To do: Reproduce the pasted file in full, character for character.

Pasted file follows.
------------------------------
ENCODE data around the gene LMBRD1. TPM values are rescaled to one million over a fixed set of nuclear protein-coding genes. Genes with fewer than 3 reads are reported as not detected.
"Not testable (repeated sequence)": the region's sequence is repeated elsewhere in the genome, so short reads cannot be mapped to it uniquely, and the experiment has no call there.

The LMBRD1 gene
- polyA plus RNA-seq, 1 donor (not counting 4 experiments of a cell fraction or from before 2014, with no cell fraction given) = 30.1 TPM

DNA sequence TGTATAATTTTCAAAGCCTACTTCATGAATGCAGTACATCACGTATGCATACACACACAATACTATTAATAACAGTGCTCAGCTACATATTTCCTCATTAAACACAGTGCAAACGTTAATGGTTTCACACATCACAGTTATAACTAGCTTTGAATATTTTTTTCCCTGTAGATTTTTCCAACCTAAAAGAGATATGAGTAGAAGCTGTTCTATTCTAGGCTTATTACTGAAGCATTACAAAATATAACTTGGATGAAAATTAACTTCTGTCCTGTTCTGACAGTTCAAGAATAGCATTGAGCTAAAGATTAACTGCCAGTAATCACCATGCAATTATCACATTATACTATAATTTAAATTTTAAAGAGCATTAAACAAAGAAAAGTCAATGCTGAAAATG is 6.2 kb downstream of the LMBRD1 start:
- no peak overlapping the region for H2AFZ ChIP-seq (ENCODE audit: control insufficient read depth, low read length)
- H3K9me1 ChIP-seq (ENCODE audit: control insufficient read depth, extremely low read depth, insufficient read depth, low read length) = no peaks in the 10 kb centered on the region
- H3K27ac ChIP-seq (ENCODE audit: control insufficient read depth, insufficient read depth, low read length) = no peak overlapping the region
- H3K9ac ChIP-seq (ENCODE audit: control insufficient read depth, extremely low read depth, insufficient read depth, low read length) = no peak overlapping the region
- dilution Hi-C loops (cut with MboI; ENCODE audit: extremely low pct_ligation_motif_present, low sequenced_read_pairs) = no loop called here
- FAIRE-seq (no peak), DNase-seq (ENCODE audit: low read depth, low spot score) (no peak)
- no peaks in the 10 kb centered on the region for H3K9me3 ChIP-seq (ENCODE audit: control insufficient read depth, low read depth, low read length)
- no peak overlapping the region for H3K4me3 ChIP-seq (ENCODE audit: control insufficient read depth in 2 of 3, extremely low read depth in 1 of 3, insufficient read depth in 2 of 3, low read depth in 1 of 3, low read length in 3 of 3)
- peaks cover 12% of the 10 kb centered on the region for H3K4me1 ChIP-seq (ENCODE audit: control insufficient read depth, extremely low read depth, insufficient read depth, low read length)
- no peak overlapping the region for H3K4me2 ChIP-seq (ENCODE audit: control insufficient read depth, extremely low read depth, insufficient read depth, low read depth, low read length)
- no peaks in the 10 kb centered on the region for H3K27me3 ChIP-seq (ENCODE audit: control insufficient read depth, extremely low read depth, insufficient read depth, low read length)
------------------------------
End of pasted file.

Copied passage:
ENCODE data around the gene LMBRD1. TPM values are rescaled to one million over a fixed set of nuclear protein-coding genes. Genes with fewer than 3 reads are reported as not detected.
"Not testable (repeated sequence)": the region's sequence is repeated elsewhere in the genome, so short reads cannot be mapped to it uniquely, and the experiment has no call there.

The LMBRD1 gene
- polyA plus RNA-seq, 1 donor (not counting 4 experiments of a cell fraction or from before 2014, with no cell fraction given) = 30.1 TPM

DNA sequence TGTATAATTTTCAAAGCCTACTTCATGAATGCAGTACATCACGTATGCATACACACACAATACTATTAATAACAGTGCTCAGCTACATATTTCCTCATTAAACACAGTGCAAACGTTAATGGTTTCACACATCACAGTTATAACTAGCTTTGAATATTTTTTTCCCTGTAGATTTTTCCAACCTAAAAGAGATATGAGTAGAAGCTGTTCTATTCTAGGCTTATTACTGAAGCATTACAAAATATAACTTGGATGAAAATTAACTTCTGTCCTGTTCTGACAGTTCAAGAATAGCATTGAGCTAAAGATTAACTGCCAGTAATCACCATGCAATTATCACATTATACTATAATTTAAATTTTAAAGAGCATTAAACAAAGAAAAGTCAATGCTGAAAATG is 6.2 kb downstream of the LMBRD1 start:
- no peak overlapping the region for H2AFZ ChIP-seq (ENCODE audit: control insufficient read depth, low read length)
- H3K9me1 ChIP-seq (ENCODE audit: control insufficient read depth, extremely low read depth, insufficient read depth, low read length) = no peaks in the 10 kb centered on the region
- H3K27ac ChIP-seq (ENCODE audit: control insufficient read depth, insufficient read depth, low read length) = no peak overlapping the region
- H3K9ac ChIP-seq (ENCODE audit: control insufficient read depth, extremely low read depth, insufficient read depth, low read length) = no peak overlapping the region
- dilution Hi-C loops (cut with MboI; ENCODE audit: extremely low pct_ligation_motif_present, low sequenced_read_pairs) = no loop called here
- FAIRE-seq (no peak), DNase-seq (ENCODE audit: low read depth, low spot score) (no peak)
- no peaks in the 10 kb centered on the region for H3K9me3 ChIP-seq (ENCODE audit: control insufficient read depth, low read depth, low read length)
- no peak overlapping the region for H3K4me3 ChIP-seq (ENCODE audit: control insufficient read depth in 2 of 3, extremely low read depth in 1 of 3, insufficient read depth in 2 of 3, low read depth in 1 of 3, low read length in 3 of 3)
- peaks cover 12% of the 10 kb centered on the region for H3K4me1 ChIP-seq (ENCODE audit: control insufficient read depth, extremely low read depth, insufficient read depth, low read length)
- no peak overlapping the region for H3K4me2 ChIP-seq (ENCODE audit: control insufficient read depth, extremely low read depth, insufficient read depth, low read depth, low read length)
- no peaks in the 10 kb centered on the region for H3K27me3 ChIP-seq (ENCODE audit: control insufficient read depth, extremely low read depth, insufficient read depth, low read length)